26 Feb Alternative business structures accelerating end for legal dinosaurs
It may be a long goodbye, but as sure as night follows day news that several law firms under the QualitySolicitors mantle have opted to become alternative business structures, the end is nigh for the legal dinosaurs of the high street.
It may be sad from a nostalgic point of view, as they disappear into history along with all those butchers and independent shoe shops, which those of us brought up a generation or more ago remember well.
However, for the great and the good of the public it is nothing to feel too upset about.
By the dinosaurs, I don’t mean traditional law firms who are looking to adapt themselves to a new legal landscape changing at a rate of knots never known in the history of UK law, but those firms stuck in a time warp. You know them. “We do things a certain way- the correct way at Pinkerton, Pinkerton and Partners.”
Well they don’t. As recently as a couple of years ago I was caught up in a transaction with a Pinkerton, Pinkerton and Partners firm.
My father had passed away and our family were dealing with the sale of his house. The firm, who shall remain nameless, were chosen by my brother because they were local to him and had dealt with his house purchase many years ago.
The experience was a mixture of the bizarre, comical and frustrating. It was if I’d been cast as an extra in the popular BBC drama Ashes to Ashes. There was flock wallpaper as you entered. The receptionist, as delightful as she was seemed quite dotty, and had been there even longer than the wallpaper. In short I empathised greatly with Detective Inspector Alex Drake as I too felt trapped in 1981.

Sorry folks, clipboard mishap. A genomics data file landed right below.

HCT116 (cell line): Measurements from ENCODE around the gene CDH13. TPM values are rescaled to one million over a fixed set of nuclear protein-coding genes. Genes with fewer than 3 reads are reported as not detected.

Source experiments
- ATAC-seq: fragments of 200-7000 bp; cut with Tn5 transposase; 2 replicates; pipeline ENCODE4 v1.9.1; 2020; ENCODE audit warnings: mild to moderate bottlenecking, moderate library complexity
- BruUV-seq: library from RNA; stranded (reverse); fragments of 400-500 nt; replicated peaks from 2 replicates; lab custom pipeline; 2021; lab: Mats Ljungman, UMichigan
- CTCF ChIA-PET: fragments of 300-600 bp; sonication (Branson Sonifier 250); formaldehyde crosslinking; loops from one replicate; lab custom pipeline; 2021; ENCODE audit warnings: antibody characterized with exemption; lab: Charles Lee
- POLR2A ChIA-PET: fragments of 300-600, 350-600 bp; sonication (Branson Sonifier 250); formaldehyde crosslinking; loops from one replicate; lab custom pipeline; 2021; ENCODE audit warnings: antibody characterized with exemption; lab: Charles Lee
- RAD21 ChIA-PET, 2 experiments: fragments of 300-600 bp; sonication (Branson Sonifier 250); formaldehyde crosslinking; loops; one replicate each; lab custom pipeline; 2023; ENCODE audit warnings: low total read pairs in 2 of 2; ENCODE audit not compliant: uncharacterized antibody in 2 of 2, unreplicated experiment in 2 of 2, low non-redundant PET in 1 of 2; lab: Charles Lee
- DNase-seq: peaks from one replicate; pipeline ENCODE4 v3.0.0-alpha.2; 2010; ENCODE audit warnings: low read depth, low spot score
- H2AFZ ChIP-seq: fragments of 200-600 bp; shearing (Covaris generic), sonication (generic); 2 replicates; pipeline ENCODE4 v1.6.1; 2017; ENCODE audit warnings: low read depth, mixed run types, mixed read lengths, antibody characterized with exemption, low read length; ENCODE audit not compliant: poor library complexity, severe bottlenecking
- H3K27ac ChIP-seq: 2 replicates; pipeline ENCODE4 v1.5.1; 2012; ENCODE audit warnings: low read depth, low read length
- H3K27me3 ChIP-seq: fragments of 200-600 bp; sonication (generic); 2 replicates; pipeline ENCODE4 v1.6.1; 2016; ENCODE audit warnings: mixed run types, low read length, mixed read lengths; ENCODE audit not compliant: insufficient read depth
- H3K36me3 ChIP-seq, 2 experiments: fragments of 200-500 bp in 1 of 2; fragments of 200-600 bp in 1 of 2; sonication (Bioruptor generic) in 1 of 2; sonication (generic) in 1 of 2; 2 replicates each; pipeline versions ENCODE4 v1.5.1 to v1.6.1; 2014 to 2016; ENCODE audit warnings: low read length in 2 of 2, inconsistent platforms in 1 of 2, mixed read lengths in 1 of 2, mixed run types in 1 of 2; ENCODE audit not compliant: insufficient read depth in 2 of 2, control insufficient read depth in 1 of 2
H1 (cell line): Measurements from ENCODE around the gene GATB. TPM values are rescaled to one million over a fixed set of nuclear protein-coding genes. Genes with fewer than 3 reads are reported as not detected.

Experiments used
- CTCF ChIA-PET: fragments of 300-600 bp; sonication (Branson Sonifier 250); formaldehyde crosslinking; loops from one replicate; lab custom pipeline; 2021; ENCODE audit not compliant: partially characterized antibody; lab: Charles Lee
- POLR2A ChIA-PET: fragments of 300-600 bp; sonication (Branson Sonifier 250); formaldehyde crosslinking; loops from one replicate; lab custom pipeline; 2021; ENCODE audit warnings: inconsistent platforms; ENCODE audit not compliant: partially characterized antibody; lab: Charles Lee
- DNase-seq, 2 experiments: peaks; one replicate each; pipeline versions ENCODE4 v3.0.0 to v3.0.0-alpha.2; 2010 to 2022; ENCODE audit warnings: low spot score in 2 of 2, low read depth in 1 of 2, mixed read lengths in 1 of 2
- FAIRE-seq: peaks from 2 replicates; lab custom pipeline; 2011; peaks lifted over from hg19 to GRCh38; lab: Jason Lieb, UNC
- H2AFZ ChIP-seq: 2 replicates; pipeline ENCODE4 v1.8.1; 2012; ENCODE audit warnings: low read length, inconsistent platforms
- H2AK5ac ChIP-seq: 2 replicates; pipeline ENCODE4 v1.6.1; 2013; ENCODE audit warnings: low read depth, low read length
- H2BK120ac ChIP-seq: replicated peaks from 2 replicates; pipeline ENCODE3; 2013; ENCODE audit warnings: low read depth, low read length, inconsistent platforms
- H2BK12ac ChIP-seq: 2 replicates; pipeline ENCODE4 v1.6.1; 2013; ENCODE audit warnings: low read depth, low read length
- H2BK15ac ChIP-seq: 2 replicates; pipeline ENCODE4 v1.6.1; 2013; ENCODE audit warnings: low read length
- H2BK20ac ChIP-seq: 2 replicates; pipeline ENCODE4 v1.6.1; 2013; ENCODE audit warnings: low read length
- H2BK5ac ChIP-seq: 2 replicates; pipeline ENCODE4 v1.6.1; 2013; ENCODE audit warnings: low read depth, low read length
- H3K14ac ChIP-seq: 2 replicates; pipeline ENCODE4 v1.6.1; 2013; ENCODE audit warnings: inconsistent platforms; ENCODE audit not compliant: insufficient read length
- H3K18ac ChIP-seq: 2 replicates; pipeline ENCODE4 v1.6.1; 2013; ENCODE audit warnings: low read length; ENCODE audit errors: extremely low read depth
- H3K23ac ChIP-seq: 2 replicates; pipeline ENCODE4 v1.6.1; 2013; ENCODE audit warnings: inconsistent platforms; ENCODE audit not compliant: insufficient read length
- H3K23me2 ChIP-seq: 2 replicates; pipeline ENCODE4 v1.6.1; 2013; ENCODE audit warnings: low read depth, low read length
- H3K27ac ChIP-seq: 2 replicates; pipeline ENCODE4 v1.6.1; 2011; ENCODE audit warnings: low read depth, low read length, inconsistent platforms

Anyhow, our Mr Pinkerton character, didn’t believe in using email for anything. When he called us it was his secretary who first spoke saying that Mr Pinkerton wished to talk to us. He clearly believed us minions should have felt so honoured.
For the most part the service apart from the antiquated quirks had been ok, up until the exchange of contracts and completion as he then decided to hold onto the funds as long as he could for the interest – leading to a rather nasty parting of the waves. So much for our future custom- which would have come quickly as my sibling has bought a new house since.
There are still many practices like this. Their days are certainly numbered and good riddance to them, as the effects of the Legal Services Act blows like an icy wind.
In the summer of 2012 alone, 250 legal firms went by the wayside. There have been more since.
I hope these stories emanating from the legal world about the changing landscape is having its effects on those worthy practices offering a better service than I encountered , but still stuck in their ways through conservative tradition rather than belligerence.
Whilst I can see the attraction to changing to some converting to alternative business structures, bringing in non-legal partners and expertise as part of the firm, I believe that outsourcing may be a less radical way forward for many.
My own findings with legal firms and other correspondence I’ve read is that many lack an awful lot of in-house knowledge to help them. They tend to outsource only for very minor tasks such as admin.
However, what many SME practices are failing to capitalise on is their USP of being trusted legal specialists, who generations before have visited. Also being able to meet face to face with legal specialists rather than picking up the phone in some call centre situation appeals to many.
Legal matters are transactions which massively impact on the public. We all know botched wills, conveyancing and divorces could cost six figured sums to the average man. This is a message SME firms need to run with. Can you trust other providers like banks? We know what the public think of bankers, or a supermarket to give you the reassurance that’s needed at a time of big decisions.
There is plenty of outsourcing help out there. Marketing and sales is what’s needed and, unlike my experience of two years ago, I know there are plenty of good firms out there struggling. If they serve a customer well once, there is a good chance they will stay with them for life, but some don’t do enough to hook them in.
I hope this week’s news regarding the QualitySolicitor firms changing their structures will shift the mind sets for some. The Legal Services Act is really beginning now to take hold, but for many trustworthy traditional firms there is still time. However, it’s not on their side.